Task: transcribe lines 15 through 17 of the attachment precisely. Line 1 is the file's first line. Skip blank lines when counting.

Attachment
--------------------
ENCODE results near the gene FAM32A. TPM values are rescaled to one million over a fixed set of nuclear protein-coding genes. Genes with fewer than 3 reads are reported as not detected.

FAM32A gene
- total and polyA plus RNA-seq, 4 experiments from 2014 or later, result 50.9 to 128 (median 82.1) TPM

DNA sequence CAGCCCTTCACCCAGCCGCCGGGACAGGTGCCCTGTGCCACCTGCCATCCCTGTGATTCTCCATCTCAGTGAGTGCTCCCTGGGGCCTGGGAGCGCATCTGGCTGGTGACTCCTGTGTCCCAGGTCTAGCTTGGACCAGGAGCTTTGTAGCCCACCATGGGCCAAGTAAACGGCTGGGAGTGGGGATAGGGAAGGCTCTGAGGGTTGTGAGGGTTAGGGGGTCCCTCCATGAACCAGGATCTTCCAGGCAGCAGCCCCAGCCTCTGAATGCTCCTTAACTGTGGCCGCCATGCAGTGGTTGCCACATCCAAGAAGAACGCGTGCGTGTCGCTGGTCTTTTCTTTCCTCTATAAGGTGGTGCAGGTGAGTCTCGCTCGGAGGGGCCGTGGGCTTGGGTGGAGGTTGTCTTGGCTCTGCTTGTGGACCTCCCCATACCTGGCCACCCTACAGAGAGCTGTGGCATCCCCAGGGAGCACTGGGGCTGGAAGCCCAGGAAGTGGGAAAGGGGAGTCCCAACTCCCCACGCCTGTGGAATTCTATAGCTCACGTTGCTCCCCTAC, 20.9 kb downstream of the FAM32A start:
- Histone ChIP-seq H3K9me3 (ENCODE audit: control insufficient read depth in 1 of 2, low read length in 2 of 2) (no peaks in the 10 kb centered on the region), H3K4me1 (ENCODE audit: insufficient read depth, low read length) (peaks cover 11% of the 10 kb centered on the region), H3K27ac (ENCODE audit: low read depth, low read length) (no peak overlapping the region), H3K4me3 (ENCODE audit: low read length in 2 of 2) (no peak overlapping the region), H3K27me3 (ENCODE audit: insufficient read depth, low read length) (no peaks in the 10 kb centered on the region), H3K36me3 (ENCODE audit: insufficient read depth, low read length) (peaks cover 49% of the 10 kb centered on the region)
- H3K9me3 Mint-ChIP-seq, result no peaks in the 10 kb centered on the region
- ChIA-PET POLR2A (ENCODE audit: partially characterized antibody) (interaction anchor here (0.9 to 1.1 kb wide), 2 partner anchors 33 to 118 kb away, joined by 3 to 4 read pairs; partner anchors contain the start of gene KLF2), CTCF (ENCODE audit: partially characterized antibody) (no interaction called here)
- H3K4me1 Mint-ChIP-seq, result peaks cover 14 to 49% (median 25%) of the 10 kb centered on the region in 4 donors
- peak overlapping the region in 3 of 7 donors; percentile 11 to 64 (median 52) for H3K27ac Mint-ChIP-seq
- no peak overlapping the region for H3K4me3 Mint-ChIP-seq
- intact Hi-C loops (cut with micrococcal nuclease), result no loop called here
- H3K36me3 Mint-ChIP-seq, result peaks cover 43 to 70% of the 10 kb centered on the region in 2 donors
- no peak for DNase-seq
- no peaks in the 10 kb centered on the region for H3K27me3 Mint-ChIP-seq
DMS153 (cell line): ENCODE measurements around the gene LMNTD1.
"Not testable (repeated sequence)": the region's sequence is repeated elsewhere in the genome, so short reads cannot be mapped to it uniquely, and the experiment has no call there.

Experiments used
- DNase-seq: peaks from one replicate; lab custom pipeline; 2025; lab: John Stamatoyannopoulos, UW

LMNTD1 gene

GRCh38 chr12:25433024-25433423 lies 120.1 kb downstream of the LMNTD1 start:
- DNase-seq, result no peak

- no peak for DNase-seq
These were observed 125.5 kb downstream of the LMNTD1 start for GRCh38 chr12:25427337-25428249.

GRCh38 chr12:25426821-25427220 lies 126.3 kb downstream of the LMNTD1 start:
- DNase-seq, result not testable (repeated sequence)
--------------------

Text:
DMS153 (cell line): ENCODE measurements around the gene LMNTD1.
"Not testable (repeated sequence)": the region's sequence is repeated elsewhere in the genome, so short reads cannot be mapped to it uniquely, and the experiment has no call there.

Experiments used